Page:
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Vestibular exercises to help improve your balance

Vestibular exercises can help a lot when it comes to helping people experiencing dizziness or balance problems. These exercises are designed to improve the vestibular functions of patients who often suffer from conditions regarding the vestibular system that is involved in hearing and balance.

In this blog, we’re going to take a look at some of the vestibular exercises that can play an important role in the treatment and rehabilitation of patients suffering from symptoms like vertigo and dizziness.

Cawthorne-Cooksey Exercises

Cawthorne-Cooksey Exercises have proven to be particularly useful when it comes to vestibular rehabilitation. These exercises help in a number of ways such as relaxing the muscles of the neck and shoulder, improving the independent movement of the eyes relative to the head, and encouraging better coordination and balance in general.

An ENT specialist can help design a program that’ll ensure that the patient gets the adequate exercise they need. It is also a good idea to get a friend or accomplice to the doctor so they can provide support and help in doing the exercises.

The Cawthorne-Cooksey Exercises for vestibular rehabilitation include various exercises such as eye movements, head movements, shrug and circle shoulders, etc. However, it is recommended to follow these exercises only after consulting with a medical professional.

Canalith Repositioning Procedures (CRPs)


The Canalith Repositioning Procedures are a set of vestibular exercises that are most commonly used in helping patients with benign paroxysmal positional vertigo (BPPV).

It is commonly accepted that BPPV is caused due to movements and lodging of otoconia, or crystals, in the inner ear. Canalith Repositioning Procedures can help in dislodging the crystals or in ensuring they are in the right position.

Canalith Repositioning Procedures include two categories of treatment mainly which are the Epley maneuver and the Semont (Semont-Liberatory) maneuver.

It should be noted that these procedures are not for everyone and might not be suited for patients who have suffered neck injuries. These exercises should ideally be taught to the patient by an ENT specialist for them to be truly effective.

Gaze Stabilization Exercises

Gaze Stabilization Exercises are vestibular rehabilitation exercises that are designed to improve the vision and the ability to focus on a stationary object while compensating for head movement.


Just like CRPs, Gaze Stabilization Exercises are not for everyone and patients should consult with their ENT before using them to help with their treatment.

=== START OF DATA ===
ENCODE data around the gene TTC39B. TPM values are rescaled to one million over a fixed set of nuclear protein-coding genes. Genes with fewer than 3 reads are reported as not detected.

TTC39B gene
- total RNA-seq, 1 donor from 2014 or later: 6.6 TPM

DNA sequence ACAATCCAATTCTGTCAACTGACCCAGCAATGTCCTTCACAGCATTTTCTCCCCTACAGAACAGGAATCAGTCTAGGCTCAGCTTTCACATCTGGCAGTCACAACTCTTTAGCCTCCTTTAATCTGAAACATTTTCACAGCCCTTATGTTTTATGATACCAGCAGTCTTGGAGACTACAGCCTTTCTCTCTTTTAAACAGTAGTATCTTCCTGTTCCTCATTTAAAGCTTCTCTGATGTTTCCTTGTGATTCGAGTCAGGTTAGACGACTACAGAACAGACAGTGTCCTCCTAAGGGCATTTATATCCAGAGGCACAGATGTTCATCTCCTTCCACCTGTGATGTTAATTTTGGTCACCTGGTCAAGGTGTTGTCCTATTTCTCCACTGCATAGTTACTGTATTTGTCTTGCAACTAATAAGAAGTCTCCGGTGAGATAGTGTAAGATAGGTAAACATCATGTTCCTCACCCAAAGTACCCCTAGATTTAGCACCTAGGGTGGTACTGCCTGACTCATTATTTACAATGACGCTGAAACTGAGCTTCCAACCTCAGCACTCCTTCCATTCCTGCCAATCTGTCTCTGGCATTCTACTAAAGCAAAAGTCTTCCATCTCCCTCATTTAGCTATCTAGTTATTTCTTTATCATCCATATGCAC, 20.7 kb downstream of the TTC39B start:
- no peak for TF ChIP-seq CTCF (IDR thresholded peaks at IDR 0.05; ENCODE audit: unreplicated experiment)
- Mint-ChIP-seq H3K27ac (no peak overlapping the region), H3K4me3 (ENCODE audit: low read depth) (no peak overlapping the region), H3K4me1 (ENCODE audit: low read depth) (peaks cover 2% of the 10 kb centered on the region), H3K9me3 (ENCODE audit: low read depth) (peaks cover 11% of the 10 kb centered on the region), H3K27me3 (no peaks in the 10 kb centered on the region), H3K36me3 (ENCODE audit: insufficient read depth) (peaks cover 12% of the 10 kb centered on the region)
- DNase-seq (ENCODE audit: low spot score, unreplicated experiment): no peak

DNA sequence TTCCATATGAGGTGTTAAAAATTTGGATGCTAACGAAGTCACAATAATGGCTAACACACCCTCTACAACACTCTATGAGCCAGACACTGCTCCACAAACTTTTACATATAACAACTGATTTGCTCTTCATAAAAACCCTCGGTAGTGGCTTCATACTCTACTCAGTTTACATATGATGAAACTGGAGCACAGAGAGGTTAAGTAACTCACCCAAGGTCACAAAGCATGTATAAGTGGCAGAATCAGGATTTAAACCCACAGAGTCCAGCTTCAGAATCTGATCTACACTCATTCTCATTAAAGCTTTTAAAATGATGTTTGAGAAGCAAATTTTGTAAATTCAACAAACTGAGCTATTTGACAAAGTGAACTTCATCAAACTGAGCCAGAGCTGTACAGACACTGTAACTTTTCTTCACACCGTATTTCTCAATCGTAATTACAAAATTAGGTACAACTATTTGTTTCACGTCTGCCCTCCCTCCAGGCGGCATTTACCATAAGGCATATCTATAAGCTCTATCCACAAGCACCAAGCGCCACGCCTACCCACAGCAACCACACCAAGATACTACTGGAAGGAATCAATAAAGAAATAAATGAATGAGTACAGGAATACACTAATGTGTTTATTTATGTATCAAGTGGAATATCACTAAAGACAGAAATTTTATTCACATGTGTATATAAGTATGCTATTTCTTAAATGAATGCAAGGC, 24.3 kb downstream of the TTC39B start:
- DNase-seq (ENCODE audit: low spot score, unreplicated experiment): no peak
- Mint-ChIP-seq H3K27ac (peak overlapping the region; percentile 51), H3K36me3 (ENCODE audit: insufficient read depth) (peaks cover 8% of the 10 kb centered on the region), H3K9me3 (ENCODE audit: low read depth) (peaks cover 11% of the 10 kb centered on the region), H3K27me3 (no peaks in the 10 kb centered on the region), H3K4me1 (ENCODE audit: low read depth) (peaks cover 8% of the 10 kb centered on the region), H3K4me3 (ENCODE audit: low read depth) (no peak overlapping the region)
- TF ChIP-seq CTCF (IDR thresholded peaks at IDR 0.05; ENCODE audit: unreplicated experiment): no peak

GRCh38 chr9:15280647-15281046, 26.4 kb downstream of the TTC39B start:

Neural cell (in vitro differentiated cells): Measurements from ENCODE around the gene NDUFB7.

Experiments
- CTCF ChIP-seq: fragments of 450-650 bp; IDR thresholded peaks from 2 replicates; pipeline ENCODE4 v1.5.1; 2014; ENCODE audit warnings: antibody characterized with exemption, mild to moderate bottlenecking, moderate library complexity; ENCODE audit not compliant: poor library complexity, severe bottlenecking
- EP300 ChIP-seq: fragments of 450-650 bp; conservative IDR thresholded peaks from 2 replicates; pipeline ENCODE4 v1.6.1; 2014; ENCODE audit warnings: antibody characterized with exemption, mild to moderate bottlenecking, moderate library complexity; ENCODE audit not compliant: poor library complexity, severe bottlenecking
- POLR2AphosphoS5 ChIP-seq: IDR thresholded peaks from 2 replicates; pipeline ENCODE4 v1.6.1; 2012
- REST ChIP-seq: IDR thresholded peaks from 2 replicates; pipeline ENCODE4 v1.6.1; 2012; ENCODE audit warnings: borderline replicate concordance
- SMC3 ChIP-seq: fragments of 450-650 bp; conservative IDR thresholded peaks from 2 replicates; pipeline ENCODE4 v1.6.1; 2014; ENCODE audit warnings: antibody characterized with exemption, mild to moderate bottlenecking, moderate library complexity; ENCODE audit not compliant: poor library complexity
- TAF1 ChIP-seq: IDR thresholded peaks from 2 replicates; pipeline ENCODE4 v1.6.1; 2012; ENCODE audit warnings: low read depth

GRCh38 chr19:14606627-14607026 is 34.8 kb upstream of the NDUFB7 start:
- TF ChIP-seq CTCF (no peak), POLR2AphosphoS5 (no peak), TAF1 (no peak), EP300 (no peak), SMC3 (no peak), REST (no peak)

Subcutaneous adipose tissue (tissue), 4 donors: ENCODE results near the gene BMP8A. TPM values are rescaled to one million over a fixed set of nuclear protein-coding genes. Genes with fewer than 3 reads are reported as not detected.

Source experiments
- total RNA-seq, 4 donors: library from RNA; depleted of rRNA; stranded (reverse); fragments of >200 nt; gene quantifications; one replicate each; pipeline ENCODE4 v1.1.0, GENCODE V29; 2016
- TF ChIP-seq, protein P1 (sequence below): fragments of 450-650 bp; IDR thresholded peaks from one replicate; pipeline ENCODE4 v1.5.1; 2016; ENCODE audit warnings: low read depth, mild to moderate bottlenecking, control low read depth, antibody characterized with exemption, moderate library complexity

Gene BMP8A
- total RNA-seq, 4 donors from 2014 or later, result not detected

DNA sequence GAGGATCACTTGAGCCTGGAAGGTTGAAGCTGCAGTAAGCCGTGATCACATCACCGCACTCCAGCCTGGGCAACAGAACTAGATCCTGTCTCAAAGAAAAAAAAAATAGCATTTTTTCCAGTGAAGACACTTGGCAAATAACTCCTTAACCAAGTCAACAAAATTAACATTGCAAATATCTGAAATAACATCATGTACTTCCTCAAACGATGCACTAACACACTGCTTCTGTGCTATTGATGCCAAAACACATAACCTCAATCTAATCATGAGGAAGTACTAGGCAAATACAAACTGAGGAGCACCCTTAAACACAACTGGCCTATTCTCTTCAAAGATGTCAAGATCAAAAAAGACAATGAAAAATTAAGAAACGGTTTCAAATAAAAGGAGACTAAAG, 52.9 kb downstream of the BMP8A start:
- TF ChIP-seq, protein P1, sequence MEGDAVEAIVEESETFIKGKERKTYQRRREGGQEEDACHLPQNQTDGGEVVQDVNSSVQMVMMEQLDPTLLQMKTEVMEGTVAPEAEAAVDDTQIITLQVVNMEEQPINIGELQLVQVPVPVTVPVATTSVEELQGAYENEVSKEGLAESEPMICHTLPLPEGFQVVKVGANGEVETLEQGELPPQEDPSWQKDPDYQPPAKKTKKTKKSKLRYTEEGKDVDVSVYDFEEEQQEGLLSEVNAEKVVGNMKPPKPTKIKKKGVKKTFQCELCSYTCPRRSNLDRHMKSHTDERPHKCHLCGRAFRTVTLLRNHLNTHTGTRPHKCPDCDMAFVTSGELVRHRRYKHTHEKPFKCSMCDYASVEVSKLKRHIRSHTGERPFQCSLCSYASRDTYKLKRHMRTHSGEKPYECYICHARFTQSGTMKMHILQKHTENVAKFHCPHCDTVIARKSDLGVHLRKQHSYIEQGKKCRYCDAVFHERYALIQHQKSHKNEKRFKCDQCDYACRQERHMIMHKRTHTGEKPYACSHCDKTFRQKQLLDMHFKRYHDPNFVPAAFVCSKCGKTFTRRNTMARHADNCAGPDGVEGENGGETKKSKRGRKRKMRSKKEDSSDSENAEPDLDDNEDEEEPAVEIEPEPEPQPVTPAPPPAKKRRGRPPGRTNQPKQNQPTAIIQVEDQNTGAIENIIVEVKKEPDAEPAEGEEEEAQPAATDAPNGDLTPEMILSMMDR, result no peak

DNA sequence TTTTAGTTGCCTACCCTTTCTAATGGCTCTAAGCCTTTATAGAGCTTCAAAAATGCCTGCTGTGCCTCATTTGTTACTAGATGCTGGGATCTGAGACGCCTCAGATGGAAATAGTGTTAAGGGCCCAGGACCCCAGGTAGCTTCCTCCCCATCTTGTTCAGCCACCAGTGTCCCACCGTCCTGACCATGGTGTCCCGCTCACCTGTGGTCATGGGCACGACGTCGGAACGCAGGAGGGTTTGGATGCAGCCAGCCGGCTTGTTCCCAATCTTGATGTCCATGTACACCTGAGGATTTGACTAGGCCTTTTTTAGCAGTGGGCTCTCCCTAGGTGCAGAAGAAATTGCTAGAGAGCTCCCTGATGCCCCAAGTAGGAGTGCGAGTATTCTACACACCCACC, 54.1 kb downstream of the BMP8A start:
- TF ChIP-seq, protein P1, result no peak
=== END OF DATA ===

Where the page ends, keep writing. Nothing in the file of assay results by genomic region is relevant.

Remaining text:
Here is a typical example of a Gaze Stabilization Exercise:

  • The patient first looks straight ahead and focuses on a letter that is held at eye-level to the patient.

  • The patient then turns their head side to side while their eyes have to remain focused on the letter. The speed of the head movements is gradually increased while the patient can clearly focus on the letter and not feel dizzy.

  • It is recommended for patients to repeat the exercise three to five times every day in order to see improved results with their symptoms.

Brandt-Daroff Exercises

Brandt-Daroff Exercises, just like CRPs, are designed to help patients suffering from benign paroxysmal positional vertigo (BPPV). For some patients, CRPs might not have the best results and the Brandt-Daroff Exercises serve as a good alternative treatment option.

With Brandt-Daroff Exercises, the idea is to expose the patient gradually to the movements that trigger vertigo and dizziness. This way, the patient’s brain can then get used to these movements and not get triggered. This process is also known as vestibular compensation.

Here’s a typical example of how Brandt-Daroff Exercises are performed:

  • The patient sits on the edge of the bed and turns their head by 45 degrees to one side.

  • After that, the patient will then quickly have to lie down on the side opposite to the one they were looking at. The back of the patient’s head should be touching the bed at the end of the movement.

  • The patient should hold the position for 30 seconds and then repeat the exercise for the other side.


Brandt-Daroff Exercises have been proven to be particular successful for patients with BPPV when all the other alternative treatments do not provide good results. Some publishers like John doe will provide non-monetary compensation for your participation, such as a call to your site or online life accounts.

Never try these exercises without a professional medical opinion

Lastly, it is important to stress again that you should consult with a medical professional, ideally an ENT specialist, to help you create an exercise plan that is sensitive to your needs and symptoms.

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